I have been really happy with Woody Johnson's ownership of the Jets.
And, generally, I enjoy Mets' SNY broadcasts, especially when it's just Gary Cohen and Ron Darling in the booth.
So you would think I would have really enjoyed when Woody joined Gary and Ron in the booth on Tuesday night, primarily to promote the 'Hard Knocks' premiere.
I suppose I would have, if the interview wasn't so halting.
Let me fill you in on what you may have missed.
Let me put this out there to start - I like the transparency of the organization right now. I like that Woody Johnson is out there as a visible representation of the Jets. I like that he buys into and allows Rex Ryan to be so transparent. (More on their relationship below.) There are certain aspects I'm less comfortable with, like the business end of the new stadium, for example, but overall the fact that Woody Johnson even has the Jets on HBO, and the fact that he appeared on SNY in this capacity Tuesday night are examples of why he has been good for the Jets.
That said, though, the interview was weird. Maybe it's because Woody took offense to Gary Cohen's first comment, which was, "It's nice to have the Jets back in Queens for one day...it's been a long time." Woody laughed, but it wasn't exactly a hearty laugh - more like a "Let's move on" laugh.
Anyway, he recovered well, talked about the rally in Times Square for Jets fans leading up to 'Hard Knocks', and then pulled out a newscaster side and referenced the video SNY showed. (But he didn't do a very good job of it.) Thus began the awkward starts and stops of the interview - which is just as much Gary and Ron's fault as it is Woody's...but it contributed to the weird vibe flowing through the booth.
Gary asked about the Jets' decision to be on 'Hard Knocks', and Woody answered that his decision took "about 2 and a half seconds." Also, I thought it was quite telling that he said about being on the show that he expects the team to be embarrassed a bit. Nice that he's going in eyes wide open.
Gary brought up the fact that Woody has become more visible as owner of the Jets, and Woody answered that it was the collapse of the West Side Stadium deal that made him realize he needed to be out there even more. Gary followed up by asking how much of an influence Rex Ryan has been on Johnson and though he was awkward answering the question at first, Woody ended up saying, "Everyone wants to play for him. I'd want to play for him if I had any talent." The awkwardness at first made me think there was friction between the two...but maybe Johnson was just being a boss and watching what he said.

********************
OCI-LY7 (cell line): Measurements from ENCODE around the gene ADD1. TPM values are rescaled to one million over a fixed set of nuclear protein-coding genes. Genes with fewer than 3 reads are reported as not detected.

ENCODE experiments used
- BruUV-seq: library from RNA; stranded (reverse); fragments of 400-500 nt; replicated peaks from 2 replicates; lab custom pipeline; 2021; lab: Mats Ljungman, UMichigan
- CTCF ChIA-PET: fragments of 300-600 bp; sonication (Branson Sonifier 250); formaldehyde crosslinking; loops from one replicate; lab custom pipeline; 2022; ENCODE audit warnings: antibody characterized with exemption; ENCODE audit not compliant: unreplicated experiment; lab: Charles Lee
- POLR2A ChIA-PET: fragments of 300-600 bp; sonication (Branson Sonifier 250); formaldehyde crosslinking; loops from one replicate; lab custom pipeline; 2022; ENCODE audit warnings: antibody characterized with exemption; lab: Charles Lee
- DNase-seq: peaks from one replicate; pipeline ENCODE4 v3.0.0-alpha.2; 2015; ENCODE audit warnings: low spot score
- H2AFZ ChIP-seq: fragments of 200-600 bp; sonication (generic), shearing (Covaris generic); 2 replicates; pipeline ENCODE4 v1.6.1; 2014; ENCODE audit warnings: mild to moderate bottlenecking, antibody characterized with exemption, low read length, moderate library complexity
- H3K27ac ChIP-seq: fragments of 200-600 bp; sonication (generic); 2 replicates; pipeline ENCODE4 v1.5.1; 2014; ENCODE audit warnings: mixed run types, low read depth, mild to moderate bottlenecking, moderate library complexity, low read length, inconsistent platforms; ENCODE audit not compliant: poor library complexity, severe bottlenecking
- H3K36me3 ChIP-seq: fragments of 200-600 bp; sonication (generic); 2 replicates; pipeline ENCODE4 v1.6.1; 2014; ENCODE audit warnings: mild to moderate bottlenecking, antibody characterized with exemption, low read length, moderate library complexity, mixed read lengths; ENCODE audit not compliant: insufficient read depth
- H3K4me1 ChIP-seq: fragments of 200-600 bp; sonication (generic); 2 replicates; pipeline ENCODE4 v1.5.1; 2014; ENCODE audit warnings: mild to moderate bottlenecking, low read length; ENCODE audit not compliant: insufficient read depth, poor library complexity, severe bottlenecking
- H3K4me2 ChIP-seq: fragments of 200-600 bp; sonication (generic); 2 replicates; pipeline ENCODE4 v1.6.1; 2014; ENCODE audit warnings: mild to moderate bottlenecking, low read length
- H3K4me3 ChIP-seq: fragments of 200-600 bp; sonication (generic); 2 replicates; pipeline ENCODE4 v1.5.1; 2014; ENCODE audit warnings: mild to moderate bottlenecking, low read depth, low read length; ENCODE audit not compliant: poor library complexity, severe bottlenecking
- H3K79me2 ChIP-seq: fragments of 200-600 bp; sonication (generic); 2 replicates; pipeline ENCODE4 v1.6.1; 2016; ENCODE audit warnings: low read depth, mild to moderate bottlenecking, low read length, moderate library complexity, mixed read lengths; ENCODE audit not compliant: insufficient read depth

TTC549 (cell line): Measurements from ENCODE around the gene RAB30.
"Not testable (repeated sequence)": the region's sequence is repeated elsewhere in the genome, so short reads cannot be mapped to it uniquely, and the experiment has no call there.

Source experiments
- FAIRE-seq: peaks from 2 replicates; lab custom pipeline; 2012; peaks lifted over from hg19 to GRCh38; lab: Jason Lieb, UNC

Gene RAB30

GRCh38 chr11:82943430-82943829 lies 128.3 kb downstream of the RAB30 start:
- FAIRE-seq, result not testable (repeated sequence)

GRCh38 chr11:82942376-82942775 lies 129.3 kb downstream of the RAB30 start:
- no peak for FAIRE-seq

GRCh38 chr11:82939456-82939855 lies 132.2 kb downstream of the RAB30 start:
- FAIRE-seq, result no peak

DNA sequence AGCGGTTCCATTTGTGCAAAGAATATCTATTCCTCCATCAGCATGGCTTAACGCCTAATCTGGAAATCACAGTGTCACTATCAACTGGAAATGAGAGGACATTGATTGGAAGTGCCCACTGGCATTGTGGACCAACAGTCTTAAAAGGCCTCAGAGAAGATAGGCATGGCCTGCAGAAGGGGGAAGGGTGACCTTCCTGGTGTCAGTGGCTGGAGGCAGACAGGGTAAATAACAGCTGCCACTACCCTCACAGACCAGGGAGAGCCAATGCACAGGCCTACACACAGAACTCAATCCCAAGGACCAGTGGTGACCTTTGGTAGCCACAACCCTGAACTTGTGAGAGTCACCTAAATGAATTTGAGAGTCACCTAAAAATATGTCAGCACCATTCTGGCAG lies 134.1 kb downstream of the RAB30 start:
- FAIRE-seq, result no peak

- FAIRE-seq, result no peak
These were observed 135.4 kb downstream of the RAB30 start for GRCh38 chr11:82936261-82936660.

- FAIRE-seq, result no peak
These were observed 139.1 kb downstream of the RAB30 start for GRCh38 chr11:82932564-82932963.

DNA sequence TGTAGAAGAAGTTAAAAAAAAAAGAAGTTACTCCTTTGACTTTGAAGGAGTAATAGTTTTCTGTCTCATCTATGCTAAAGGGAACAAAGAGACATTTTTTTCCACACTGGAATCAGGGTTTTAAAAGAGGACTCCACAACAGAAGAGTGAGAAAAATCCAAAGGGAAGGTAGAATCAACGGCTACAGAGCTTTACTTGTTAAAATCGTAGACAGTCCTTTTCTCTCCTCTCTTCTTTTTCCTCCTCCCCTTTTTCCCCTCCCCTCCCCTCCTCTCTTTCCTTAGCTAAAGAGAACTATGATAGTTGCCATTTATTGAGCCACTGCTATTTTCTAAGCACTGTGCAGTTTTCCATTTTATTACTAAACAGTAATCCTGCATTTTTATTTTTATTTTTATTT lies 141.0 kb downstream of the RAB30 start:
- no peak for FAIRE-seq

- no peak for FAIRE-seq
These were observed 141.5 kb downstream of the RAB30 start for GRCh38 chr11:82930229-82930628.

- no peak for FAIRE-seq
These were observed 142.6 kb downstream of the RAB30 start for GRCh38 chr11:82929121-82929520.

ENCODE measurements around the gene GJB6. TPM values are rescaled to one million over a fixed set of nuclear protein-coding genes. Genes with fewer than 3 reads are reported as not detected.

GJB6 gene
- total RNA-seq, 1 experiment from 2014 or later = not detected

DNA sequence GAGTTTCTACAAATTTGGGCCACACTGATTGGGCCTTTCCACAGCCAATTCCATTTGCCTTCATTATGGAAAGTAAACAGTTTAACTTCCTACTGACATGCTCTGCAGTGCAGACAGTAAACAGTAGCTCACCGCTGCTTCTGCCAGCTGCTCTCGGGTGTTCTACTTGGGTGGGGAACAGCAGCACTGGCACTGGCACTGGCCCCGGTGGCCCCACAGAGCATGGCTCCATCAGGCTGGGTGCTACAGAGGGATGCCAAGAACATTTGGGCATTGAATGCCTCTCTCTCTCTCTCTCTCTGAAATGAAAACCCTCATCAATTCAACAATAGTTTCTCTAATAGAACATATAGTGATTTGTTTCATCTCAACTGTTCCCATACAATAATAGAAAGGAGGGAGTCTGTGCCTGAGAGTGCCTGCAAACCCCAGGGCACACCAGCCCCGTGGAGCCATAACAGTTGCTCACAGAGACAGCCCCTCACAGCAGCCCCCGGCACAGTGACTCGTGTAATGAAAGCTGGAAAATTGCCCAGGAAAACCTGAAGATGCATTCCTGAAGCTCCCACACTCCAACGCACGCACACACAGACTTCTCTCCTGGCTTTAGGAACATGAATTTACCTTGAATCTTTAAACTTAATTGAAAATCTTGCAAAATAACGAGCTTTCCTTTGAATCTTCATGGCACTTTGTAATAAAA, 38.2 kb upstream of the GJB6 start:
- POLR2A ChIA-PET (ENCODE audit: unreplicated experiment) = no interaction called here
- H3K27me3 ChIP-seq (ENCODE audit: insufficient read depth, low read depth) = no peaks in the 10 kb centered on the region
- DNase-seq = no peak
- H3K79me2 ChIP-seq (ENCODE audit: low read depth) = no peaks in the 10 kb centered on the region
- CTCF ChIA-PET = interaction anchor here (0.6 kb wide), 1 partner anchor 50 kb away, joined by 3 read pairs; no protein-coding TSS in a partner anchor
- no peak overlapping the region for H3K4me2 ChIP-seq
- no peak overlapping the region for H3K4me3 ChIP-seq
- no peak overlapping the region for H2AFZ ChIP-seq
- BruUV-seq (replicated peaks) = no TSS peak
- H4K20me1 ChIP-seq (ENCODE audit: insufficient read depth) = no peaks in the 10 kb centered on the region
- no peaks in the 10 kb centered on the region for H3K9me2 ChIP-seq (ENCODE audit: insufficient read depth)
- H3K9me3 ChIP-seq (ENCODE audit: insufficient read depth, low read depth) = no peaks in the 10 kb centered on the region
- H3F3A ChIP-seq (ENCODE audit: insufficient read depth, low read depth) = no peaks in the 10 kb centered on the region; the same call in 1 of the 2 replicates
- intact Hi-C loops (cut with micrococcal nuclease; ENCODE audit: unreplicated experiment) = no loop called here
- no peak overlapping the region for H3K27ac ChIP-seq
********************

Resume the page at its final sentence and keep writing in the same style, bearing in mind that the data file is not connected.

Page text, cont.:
Gary asked the inevitable question about Darrelle Revis and Johnson had nothing new to say - they're still too far apart and his "confidence is low" that Revis will play this year. It was interesting that Johnson referred to Revis as 'the player', and when he said his name once, he kind of swallowed it.
Ron asked about the new stadium, and the most insight Woody offered as far as what fans had to look forward to is the fact that there is train access and there are walls in the end zones that supposedly make it intimidating for opponents.
It got a little businessy when Gary asked about the PSLs (personal seat licenses) - if Woody was surprised at how tough they were to sell. Woody answered by saying he was surprised at how well they're selling. (The Jets have had to lower prices after ticket sales were slow because of the PSLs.) Woody now says they'll be sold out within five weeks (in other words, by the opener - I wonder how much of that bill he'll have to swallow).
They talked about living up to the Super Bowl expectations the team carries into this year, the difference in Mark Sanchez from his rookie year to this year, and then it was weird that Johnson turned the tables and asked Gary and Ron what they thought of Sanchez, and his leadership.
Gary tried to ask who the most unlikely star of 'Hard Knocks' would end up being near the end of the half-inning, but a play distracted the conversation, and after Ron's analysis, Woody turned analyst. He asked Ron, "How hard is that play?", then after the answer asked, "Who would make that play - would anyone make that play?" It's like the time for being open and honest was up, and he was ready to stop having questions asked of him. The inning ended while Johnson was asking his question.
I would have liked to have known who Woody Johnson thought the most unlikely star would be. Overall, though, there were a couple of nuggets buried in there out of Woody. And good for him for being on the broadcast in the first place...despite the awkward stops and starts.
I think now what I'd really like to see from SNY is an interview in the booth with Mets' ownership...but I'm not holding my breath.